LACONIA — As part of its continued effort to foster strong families, the Family Resource Center, will be offering a free 13-week program for men striving to be good fathers.
This new program, called Nurturing Fathers, will get under way in September. It will be a free 13-week series for men striving to be the best dads they can be. The Nurturing Fathers Series will provide a space for men to connect with other men who are parenting in similar times and circumstances.
The series will be facilitated by two experienced fathers and LRCS Directors David Emond and Steve Colombo. Both men trained in the curriculum this spring through a grant from the New Hampshire Children's Speedway and are looking forward to the program's fall debut. The Father Engagement Action Team (FEAT) at the Division of Children, Youth and Families, has been a strong partner of the Family Resource Center in bringing this series to fruition.
Nurturing Fathers Series will meet on Thursdays from 5:30 to 8 p.m. from Sept. 11 to Dec. 11. Topics will include dealing with feelings, discipline without violence, communication and problem-solving, play, teamwork with spouse or partner, and more. Dinner will be included and limited assistance with childcare and transportation is available.
A second class is planned for the spring, with the expectation that Nurturing Fathers will be offered for years to come.
Fathers have always been welcome and supported through the offerings at Lakes Region Community Services' Family Resource Center, but it hasn't always been easy to connect with them. Knowing that fathers have such an important role in raising happy, healthy children, the FRC has been reaching out to dads in different ways.
For the past two years, Fishing with Fathers has provided a popular day for children and the special men in their lives to get together and have fun on New Hampshire's free fishing day. The Family Resource Center has also held one-time workshops for fathers and professionals on the ways they can contribute to the success of their children. And most recently, the center has held classes for incarcerated dads and provided opportunities for face-to-face visits with their children at the end of each successfully completed module.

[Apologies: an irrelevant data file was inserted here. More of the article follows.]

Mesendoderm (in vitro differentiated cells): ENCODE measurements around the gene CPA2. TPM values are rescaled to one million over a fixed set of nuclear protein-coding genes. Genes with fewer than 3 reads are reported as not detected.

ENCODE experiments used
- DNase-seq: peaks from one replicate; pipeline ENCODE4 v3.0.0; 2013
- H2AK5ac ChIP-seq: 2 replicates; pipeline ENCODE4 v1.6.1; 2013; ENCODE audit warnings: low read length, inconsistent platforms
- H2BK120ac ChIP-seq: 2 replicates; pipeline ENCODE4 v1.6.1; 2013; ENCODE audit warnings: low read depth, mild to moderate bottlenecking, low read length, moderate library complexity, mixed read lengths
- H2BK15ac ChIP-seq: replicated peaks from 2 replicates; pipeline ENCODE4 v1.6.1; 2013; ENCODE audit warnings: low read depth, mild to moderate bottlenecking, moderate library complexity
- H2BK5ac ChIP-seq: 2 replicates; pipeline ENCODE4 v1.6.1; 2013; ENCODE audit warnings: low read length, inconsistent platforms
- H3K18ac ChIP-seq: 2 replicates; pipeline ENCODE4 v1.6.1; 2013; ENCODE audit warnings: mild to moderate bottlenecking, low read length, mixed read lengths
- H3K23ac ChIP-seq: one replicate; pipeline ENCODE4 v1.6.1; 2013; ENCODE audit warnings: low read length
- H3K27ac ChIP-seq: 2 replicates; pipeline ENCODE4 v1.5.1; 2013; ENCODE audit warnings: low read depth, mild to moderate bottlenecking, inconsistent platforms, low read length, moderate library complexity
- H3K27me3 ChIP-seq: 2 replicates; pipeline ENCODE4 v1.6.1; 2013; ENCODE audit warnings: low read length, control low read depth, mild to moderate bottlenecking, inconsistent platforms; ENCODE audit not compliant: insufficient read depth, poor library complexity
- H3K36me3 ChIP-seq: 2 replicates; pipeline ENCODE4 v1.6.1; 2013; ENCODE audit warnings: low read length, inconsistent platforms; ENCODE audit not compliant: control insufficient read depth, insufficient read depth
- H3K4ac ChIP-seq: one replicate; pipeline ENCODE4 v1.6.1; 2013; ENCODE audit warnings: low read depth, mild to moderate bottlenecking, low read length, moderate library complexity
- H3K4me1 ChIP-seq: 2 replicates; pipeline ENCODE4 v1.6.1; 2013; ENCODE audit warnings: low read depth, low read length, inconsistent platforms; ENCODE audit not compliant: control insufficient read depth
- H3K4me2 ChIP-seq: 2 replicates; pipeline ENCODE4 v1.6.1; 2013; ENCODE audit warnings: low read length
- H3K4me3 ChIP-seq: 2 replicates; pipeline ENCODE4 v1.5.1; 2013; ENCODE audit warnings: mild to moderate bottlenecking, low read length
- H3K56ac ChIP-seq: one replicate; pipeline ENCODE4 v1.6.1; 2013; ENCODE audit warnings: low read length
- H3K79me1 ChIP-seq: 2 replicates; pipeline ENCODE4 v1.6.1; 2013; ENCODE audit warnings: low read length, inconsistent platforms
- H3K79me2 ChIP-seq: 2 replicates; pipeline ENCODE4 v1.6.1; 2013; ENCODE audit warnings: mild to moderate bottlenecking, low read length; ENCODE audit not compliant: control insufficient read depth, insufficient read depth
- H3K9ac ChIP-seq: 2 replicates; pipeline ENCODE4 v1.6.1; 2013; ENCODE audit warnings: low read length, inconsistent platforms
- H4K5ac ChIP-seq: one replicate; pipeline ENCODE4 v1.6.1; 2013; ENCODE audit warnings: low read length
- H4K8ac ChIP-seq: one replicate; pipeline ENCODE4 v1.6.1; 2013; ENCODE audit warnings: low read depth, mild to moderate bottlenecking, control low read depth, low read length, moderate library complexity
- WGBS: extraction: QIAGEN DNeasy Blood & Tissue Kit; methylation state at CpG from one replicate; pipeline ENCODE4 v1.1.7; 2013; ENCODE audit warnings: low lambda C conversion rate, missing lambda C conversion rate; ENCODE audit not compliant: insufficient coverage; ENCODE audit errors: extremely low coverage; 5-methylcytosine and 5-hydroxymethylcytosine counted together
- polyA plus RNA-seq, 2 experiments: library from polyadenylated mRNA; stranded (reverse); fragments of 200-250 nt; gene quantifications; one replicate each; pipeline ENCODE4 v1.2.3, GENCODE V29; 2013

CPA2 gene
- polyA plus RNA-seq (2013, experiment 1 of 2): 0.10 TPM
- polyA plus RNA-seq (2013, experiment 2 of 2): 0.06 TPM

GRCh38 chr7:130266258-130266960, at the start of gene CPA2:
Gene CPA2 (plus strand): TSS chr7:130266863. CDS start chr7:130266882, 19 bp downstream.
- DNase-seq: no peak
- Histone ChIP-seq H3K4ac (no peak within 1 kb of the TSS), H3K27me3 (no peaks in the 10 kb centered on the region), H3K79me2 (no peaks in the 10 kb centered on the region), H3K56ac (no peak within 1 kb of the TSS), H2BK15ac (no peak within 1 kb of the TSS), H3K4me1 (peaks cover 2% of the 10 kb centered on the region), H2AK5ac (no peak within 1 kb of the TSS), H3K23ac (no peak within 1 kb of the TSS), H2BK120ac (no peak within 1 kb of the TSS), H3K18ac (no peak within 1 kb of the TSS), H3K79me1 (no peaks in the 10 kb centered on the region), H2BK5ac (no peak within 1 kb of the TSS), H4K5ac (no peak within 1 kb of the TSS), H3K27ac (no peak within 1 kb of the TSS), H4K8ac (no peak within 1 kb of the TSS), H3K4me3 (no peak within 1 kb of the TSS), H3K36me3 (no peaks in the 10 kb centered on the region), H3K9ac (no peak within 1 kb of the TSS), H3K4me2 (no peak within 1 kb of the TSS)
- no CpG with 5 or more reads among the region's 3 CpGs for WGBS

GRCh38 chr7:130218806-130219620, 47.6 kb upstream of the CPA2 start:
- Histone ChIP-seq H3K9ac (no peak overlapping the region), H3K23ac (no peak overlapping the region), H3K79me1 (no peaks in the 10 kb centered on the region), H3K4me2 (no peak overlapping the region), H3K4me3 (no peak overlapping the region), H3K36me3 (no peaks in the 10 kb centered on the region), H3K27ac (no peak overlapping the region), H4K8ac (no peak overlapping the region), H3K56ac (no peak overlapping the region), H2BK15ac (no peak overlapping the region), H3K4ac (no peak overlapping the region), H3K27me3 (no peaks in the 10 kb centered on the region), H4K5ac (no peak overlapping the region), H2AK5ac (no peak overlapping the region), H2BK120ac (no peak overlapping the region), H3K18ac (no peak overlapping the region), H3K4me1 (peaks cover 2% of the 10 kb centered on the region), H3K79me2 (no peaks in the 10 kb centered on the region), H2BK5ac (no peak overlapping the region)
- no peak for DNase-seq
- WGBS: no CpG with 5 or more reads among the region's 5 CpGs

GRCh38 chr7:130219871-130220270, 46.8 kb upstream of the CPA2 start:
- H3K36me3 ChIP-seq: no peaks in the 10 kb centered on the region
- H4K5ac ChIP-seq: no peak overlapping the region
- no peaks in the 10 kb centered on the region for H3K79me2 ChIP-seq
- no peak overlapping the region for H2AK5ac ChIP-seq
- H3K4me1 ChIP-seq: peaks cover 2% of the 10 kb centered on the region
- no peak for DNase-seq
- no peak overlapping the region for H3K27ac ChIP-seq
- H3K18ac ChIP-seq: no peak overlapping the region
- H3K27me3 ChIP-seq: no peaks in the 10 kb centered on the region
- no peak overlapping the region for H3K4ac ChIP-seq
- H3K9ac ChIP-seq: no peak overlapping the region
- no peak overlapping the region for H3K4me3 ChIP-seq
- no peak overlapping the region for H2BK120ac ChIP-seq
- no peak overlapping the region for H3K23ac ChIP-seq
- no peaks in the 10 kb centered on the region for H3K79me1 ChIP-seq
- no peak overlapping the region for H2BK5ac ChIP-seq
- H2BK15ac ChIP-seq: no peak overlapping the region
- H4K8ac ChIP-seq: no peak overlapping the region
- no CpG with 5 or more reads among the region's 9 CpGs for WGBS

Last Updated on Thursday, 14 August 2014 10:05
GILFORD — Metro Ceramics, a mobile ceramics studio, will be in the Wesley Woods Community Room on Monday, August 18th, starting at 11:30 a.m., rain or shine.
The studio will provide the project pieces, paints and brushes, and will provide lunch. Paint up to three ceramics. The cost is $15 and includes lunch, one project piece, paints and firing.
Last Updated on Thursday, 14 August 2014 10:01
PLYMOUTH — Friends of the Arts is seeking artists to participate in its 30th annual Art Show on the Common in October.
Artists who work in photography, oil, acrylics, watercolor, and drawing/mixed media, are encouraged to participate in the show.
The show will take place on the Town Common in Plymouth on Saturday, Oct. 4, from 9 a.m. to 4 p.m.
Due to the size of the Town Common, the show is limited to the first 22 registrants.
This event is sponsored by Friends of the Arts and Plymouth Parks and Recreation in partnership with the New Hampshire Music Festival, Plymouth Regional Chamber of Commerce and the Pemi Youth Center.
More information and registration forms are available at www.friends-of-the-arts.org.
Last Updated on Thursday, 14 August 2014 09:31
PLYMOUTH — Nearly ten years ago, PSU biology professor Fred Prince was fly-fishing on a remote stream in Campton, when a strange object caught his eye in the streamside gravel. He picked up the odd, laminated structure and turned it over and over in the bright sunlight. He knew it was unique, but had no idea what it was.
"I threw it away, I just dropped it back into the gravel," Prince recalls. "It was ten years after the fact when I realized what I had done."